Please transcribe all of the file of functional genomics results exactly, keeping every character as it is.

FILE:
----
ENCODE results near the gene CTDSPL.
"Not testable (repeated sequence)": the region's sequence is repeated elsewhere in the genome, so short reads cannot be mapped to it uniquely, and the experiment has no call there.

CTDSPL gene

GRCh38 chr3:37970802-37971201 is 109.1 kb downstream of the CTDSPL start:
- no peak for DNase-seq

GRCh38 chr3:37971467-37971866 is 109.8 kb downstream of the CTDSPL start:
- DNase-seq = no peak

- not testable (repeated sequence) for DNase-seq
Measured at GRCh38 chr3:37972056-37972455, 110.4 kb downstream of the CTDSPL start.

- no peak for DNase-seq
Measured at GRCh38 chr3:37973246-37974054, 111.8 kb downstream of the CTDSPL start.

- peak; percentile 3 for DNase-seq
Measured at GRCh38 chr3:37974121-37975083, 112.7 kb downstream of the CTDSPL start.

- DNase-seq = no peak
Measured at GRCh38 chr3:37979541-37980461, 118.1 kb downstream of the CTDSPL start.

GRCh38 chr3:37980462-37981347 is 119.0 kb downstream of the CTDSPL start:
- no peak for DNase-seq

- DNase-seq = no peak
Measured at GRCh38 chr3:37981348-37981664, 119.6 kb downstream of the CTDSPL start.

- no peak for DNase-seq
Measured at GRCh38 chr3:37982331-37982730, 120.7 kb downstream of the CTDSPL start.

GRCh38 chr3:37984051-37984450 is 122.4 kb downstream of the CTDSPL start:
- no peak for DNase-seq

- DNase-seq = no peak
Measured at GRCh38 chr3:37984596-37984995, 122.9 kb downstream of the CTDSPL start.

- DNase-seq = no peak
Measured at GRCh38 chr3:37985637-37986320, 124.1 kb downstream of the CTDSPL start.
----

ENCODE results near the gene CTDSPL.
"Not testable (repeated sequence)": the region's sequence is repeated elsewhere in the genome, so short reads cannot be mapped to it uniquely, and the experiment has no call there.

CTDSPL gene

GRCh38 chr3:37970802-37971201 is 109.1 kb downstream of the CTDSPL start:
- no peak for DNase-seq

GRCh38 chr3:37971467-37971866 is 109.8 kb downstream of the CTDSPL start:
- DNase-seq = no peak

- not testable (repeated sequence) for DNase-seq
Measured at GRCh38 chr3:37972056-37972455, 110.4 kb downstream of the CTDSPL start.

- no peak for DNase-seq
Measured at GRCh38 chr3:37973246-37974054, 111.8 kb downstream of the CTDSPL start.

- peak; percentile 3 for DNase-seq
Measured at GRCh38 chr3:37974121-37975083, 112.7 kb downstream of the CTDSPL start.

- DNase-seq = no peak
Measured at GRCh38 chr3:37979541-37980461, 118.1 kb downstream of the CTDSPL start.

GRCh38 chr3:37980462-37981347 is 119.0 kb downstream of the CTDSPL start:
- no peak for DNase-seq

- DNase-seq = no peak
Measured at GRCh38 chr3:37981348-37981664, 119.6 kb downstream of the CTDSPL start.

- no peak for DNase-seq
Measured at GRCh38 chr3:37982331-37982730, 120.7 kb downstream of the CTDSPL start.

GRCh38 chr3:37984051-37984450 is 122.4 kb downstream of the CTDSPL start:
- no peak for DNase-seq

- DNase-seq = no peak
Measured at GRCh38 chr3:37984596-37984995, 122.9 kb downstream of the CTDSPL start.

- DNase-seq = no peak
Measured at GRCh38 chr3:37985637-37986320, 124.1 kb downstream of the CTDSPL start.